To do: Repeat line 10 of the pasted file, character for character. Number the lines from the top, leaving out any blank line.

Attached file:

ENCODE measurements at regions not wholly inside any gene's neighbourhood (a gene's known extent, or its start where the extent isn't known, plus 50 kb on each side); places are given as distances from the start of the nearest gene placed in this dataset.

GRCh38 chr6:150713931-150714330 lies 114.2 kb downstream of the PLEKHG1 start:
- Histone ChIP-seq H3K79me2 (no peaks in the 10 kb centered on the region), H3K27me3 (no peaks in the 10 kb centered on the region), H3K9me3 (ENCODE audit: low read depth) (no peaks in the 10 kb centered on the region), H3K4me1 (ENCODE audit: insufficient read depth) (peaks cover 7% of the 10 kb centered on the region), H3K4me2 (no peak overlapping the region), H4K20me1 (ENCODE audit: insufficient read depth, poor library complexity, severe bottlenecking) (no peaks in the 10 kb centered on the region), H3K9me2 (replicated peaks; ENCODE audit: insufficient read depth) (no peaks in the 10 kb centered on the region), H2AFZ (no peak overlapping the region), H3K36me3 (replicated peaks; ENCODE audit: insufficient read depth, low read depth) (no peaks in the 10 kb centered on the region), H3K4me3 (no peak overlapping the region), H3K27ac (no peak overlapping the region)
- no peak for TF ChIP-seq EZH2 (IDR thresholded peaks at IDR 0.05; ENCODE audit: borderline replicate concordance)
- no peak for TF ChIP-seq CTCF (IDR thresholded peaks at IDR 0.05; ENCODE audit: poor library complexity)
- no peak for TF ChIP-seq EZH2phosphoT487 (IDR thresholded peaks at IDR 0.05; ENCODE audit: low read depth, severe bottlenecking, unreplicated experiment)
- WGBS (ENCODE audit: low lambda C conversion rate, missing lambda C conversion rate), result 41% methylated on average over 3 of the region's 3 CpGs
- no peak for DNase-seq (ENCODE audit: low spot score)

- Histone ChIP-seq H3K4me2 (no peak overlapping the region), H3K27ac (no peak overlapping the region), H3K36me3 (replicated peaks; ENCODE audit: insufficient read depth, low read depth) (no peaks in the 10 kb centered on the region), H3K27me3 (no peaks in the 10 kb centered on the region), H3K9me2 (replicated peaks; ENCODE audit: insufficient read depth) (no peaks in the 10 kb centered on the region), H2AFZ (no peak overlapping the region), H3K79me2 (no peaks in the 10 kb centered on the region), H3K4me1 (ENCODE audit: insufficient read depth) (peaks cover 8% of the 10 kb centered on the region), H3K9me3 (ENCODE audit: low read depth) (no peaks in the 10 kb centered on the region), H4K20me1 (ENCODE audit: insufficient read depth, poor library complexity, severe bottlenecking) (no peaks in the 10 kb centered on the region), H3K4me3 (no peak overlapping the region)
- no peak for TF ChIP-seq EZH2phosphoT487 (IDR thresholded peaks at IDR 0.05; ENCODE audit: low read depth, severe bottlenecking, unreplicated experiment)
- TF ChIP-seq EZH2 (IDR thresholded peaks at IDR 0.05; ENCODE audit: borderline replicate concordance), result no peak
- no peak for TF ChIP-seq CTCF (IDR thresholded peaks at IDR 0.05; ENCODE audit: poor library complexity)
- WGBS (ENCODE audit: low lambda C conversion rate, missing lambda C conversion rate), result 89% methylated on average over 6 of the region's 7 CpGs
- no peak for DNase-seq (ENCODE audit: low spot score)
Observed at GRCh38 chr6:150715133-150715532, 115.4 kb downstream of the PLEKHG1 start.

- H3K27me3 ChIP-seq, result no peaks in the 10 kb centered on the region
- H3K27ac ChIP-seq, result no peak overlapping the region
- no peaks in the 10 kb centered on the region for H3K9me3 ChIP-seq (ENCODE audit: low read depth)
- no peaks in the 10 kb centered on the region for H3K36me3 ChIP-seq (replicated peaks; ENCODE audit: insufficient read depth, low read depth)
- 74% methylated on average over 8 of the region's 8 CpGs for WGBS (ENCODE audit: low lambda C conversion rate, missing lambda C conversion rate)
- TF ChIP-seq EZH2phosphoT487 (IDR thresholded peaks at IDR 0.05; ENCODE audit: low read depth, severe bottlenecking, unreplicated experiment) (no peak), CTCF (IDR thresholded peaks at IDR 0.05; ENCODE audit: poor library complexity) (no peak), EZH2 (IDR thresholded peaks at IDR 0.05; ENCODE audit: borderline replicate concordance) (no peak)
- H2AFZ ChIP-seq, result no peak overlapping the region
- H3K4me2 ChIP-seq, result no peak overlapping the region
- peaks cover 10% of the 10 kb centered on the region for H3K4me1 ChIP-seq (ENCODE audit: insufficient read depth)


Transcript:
- no peak for TF ChIP-seq EZH2phosphoT487 (IDR thresholded peaks at IDR 0.05; ENCODE audit: low read depth, severe bottlenecking, unreplicated experiment)